Wednesday, March 19, 2014

How to Curse Like a Gentleman: the F-Bomb!

The word "fuck" was first published in 1568. It seems counter to the ideal of Victorian culture, but the F-bomb shocked and titillated Victorians. It frequently appeared in Victorian pornographic writings, such as Philocomus’s Love Feast (1865)
That night I shall never forget; We fucked and fucked, and fucked and sweat.
And My Secret Life (1890).
I was dying with want of a fuck.
And elsewhere in the same text:
At daylight we were a hollow eyed, fucked out couple.
The women had learnt a few English words explanatory of copulation—‘Me fuckee prick’ said one.
My Secret Life is the sexual memoir of a Victorian gentleman, called Walter. The first print only ran 25 copies. Subsequent copies were frequently suppressed, and subsequently pirated. Yet, the idea of "not giving a fuck" was Victorian, first appearing in print in George Augustus Henry Sala’s bawdy pantomime Harlequin Prince Cherrytop (1879).
For all your threats I don’t care a fuck. I’ll never leave my princely darling duck.
And fuck yourself appeared in New York in 1895.
By Senator Bradley: Q. Repeat what he said to you?
A. He said, ‘Go on, fuck yourself, you son-of-a-bitch; I will give you a hundred dollars’; he tried to punch me, and I went out.
The idea of being "fuckable" appeared in 1889.

The poor man had at last outwitted his careful wife and obtained a much longed for, fuckable cunt. - Charles Devereaux, “Venus in India” (1889).
Hugsome, carnally attractive, fuckable. - Farmer & Henley, “Slang III” (1893).
And in an 1862 letter from a soldier:
I together with several other officers went over to Petersburg, got drunk and f—ked out. We staid two days and nights, you ought to have seen me going to bed with a gal.
The English writer Edward Sellon has the honour of introducing the term “fuckee” to printed language in 1866.
For make fuckee business, sahib, that girl who is splashing the other one would be too much good.
But “fucker” goes back to 1598. Victorians were just having fun with it, introducing variations of the word “fuck,” such as “fuckhole” (1893), “fist-fuck” (1890), fucked (1863), and “motherfucking” (1889). Furthermore the fact that a word didn’t appear in print until 1893 doesn’t mean that it hadn’t been in use for twenty years or more.

Even I find it frustrating, as one who studies Victorian writers, that most of Victorian recorded language is preserved in the printed word. Their movies were silent, after all. The printed word differs from the spoken word greatly. Lots of great speakers don’t write well. Writing takes time and thought. It’s also subject to editing and we are all aware of the prim message that Victorian were trying to leave for posterity’s sake.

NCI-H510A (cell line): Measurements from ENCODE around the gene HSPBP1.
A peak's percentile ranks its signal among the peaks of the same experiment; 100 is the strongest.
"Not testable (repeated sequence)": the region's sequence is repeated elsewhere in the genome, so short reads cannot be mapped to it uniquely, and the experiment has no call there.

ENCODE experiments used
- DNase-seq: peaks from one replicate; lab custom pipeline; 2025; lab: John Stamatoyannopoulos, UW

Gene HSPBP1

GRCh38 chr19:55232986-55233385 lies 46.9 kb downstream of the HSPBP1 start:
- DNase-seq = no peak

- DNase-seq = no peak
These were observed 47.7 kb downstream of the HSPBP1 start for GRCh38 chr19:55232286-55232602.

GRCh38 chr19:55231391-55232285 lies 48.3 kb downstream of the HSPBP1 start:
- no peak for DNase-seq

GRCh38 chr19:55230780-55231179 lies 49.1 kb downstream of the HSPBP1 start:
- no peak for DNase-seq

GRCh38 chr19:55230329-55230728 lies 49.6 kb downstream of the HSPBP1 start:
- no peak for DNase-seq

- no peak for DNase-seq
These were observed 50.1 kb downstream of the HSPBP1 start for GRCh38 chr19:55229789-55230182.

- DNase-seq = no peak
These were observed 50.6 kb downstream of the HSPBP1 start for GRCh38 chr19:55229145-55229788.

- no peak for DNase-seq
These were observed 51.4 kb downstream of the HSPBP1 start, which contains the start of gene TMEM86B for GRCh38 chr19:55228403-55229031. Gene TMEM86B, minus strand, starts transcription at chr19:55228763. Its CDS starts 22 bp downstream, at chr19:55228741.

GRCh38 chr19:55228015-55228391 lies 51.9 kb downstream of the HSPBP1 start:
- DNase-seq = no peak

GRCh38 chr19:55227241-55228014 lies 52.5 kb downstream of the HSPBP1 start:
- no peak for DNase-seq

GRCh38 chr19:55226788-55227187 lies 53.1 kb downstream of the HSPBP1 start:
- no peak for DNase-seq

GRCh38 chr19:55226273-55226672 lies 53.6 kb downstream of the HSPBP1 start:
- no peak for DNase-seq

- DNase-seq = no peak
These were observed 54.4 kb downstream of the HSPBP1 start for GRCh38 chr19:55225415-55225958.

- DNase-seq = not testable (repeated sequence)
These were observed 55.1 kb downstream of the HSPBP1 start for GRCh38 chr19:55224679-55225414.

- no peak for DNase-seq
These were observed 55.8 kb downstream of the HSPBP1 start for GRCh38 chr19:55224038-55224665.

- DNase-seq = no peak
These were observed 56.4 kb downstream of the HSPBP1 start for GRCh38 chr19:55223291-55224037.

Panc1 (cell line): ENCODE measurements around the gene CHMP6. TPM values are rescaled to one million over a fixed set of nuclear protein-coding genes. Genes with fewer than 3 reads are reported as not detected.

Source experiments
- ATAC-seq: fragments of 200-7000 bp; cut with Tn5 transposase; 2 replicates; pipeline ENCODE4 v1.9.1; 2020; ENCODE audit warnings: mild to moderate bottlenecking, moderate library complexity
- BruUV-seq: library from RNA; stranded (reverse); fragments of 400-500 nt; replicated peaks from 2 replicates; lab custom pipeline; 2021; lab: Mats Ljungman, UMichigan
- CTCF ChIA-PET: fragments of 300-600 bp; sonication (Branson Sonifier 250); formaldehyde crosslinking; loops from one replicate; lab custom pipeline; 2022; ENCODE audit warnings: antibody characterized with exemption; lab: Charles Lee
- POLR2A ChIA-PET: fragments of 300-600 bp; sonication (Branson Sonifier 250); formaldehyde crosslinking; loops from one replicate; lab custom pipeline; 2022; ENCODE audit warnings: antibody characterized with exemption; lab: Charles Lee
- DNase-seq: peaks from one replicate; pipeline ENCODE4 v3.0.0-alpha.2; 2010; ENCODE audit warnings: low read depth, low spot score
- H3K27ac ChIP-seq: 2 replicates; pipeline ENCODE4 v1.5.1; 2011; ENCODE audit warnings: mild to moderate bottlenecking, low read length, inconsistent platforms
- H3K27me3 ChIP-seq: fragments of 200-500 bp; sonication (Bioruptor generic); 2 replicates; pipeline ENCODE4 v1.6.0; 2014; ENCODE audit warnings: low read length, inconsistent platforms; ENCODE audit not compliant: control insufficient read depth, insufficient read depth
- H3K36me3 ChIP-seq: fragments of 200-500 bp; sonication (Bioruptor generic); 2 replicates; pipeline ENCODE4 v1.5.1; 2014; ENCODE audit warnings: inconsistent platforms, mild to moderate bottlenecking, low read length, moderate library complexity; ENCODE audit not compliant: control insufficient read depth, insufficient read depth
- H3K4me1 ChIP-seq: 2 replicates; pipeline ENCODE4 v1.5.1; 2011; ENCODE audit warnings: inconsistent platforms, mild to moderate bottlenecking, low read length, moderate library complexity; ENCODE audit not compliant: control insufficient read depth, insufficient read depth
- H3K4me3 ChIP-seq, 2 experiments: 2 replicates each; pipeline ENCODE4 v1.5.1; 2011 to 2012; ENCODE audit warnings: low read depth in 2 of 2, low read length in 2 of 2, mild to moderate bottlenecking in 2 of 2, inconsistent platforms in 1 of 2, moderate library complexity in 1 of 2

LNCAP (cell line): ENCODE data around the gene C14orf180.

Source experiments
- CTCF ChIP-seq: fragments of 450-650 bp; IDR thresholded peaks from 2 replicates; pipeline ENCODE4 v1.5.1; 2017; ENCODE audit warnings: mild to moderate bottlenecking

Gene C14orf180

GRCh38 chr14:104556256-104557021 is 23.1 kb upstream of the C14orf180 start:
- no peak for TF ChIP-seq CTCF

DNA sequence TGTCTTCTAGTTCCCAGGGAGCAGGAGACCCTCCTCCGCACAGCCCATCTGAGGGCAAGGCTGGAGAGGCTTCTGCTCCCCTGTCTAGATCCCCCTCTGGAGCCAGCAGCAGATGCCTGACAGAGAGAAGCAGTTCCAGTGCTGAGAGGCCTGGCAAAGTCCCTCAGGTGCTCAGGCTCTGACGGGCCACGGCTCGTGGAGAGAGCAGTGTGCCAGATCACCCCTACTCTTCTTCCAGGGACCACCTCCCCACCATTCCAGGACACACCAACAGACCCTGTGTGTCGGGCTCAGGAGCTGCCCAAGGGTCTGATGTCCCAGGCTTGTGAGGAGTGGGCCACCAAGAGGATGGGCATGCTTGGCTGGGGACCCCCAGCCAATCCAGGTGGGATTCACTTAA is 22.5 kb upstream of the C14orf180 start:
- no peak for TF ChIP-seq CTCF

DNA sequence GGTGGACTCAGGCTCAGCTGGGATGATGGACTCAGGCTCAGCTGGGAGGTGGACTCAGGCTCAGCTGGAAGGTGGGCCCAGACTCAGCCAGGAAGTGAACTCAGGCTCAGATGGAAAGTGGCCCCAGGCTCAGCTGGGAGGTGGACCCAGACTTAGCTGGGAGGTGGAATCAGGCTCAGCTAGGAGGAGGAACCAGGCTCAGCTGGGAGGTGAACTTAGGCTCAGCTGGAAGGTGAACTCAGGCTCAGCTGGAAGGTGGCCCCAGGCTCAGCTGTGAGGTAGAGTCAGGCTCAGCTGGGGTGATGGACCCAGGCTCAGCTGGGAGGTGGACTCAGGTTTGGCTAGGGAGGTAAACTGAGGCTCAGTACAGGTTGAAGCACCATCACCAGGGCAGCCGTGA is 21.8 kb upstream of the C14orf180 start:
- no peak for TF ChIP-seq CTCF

As a rule, a gentleman would never say “fuck” in front of a lady, but there were other kinds of women. I don’t think a Victorian should, or was even likely to use coarse language in front of their mothers, but when they were drunk, slumming, or one of those poor creatures who lived in the slums. In reality, Victorians probably swore about as much as we do, using many of the same terms.

“Shit” first appeared in print in 1325; “happy as a pig in shit” (1828); “the shit out of a” (1886); and “up shit’s creek” (1868). Certainly many Victorians saw the word “fuck” as classless and pornographic, but that really hasn’t changed.

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  1. Thank you for taking the time to publish this information very useful!
    David Muera

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    David Muera

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  4. I am writing a story set in 1911 and I have studiously not had a single character utter fuck for fear of a modernism. But fuck it. That's about to change.

  5. what the hell did i just read...

    1. I believe you mean, "What in the Dickens did I just read?"

  6. thank you. writing some steampunk shit and very happy to find this information. I still wonder though, did upper classes swore the same as lower classes?? when they werent in the presence of respecable ladies of course.